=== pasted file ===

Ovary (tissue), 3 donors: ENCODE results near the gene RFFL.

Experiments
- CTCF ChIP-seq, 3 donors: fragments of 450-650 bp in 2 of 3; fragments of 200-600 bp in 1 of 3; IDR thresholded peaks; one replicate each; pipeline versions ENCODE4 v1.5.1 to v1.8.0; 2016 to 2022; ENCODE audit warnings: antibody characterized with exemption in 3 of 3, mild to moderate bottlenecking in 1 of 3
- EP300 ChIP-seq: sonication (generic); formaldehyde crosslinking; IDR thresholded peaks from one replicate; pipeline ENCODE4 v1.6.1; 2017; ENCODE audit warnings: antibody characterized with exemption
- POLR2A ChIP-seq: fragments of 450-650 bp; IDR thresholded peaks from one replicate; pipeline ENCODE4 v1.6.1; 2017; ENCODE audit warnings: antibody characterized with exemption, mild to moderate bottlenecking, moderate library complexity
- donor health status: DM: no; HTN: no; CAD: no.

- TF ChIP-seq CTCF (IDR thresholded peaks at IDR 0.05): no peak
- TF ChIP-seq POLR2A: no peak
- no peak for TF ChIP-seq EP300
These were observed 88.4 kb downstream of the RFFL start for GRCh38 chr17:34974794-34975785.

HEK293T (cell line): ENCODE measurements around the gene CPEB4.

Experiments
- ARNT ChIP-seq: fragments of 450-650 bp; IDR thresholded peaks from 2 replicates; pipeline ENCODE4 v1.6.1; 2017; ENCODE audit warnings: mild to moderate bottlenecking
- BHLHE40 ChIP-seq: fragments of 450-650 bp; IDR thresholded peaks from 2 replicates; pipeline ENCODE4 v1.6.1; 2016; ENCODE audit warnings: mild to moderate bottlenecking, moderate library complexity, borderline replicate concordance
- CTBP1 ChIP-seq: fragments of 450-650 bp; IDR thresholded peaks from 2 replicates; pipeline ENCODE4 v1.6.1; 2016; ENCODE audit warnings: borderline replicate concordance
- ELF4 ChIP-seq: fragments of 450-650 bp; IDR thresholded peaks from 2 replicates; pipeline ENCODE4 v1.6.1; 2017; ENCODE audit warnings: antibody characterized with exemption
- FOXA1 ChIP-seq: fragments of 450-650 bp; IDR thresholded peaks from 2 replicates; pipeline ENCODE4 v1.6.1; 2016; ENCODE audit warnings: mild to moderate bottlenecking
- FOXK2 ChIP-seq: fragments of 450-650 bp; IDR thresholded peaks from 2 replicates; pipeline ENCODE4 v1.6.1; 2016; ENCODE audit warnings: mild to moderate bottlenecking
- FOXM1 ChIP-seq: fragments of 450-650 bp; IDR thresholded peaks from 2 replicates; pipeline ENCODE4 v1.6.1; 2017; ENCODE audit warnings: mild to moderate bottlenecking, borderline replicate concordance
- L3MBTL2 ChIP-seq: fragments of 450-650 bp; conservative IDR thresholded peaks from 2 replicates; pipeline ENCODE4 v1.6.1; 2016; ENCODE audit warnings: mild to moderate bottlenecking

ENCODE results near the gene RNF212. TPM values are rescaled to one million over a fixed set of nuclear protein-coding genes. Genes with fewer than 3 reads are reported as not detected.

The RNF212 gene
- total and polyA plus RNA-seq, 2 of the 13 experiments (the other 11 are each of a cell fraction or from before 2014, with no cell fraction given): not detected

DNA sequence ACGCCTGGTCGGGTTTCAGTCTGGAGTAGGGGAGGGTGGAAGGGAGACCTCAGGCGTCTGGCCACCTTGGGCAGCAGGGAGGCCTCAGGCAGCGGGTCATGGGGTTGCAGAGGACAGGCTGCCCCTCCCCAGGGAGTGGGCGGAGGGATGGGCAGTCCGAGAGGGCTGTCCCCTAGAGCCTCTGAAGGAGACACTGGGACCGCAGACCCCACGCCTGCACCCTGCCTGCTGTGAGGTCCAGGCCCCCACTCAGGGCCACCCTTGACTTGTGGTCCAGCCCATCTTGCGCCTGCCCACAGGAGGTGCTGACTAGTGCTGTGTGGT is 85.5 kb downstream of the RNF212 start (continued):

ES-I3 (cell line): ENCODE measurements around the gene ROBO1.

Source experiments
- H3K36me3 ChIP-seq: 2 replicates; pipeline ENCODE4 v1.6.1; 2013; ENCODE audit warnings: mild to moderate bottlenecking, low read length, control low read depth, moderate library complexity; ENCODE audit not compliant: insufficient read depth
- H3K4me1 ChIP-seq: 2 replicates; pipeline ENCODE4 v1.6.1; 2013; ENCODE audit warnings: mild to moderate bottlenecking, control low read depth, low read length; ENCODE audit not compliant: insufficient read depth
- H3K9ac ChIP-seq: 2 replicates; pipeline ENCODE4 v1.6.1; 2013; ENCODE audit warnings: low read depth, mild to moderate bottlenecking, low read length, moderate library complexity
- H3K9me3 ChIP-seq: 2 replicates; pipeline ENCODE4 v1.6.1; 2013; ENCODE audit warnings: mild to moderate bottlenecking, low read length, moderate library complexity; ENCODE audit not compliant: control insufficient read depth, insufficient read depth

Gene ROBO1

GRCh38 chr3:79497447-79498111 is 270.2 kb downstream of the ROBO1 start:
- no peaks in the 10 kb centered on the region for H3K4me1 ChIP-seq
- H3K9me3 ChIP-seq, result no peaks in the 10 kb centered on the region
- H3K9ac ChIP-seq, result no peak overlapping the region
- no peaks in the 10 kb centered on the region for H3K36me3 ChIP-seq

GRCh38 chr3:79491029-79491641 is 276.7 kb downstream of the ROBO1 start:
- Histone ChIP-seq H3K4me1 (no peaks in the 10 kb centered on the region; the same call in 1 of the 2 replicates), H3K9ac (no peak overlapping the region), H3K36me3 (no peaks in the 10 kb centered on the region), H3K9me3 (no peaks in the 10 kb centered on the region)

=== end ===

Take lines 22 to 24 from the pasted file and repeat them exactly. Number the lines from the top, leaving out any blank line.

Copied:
The RNF212 gene
- total and polyA plus RNA-seq, 2 of the 13 experiments (the other 11 are each of a cell fraction or from before 2014, with no cell fraction given): not detected

DNA sequence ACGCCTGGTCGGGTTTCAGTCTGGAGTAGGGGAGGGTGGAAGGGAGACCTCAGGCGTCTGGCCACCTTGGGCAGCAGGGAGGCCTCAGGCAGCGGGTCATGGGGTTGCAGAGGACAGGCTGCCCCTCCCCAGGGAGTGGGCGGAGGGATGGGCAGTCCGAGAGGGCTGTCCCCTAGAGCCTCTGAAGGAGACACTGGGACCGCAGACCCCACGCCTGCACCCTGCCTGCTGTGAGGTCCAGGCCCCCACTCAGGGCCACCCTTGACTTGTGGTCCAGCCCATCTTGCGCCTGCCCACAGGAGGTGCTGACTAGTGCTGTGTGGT is 85.5 kb downstream of the RNF212 start (continued):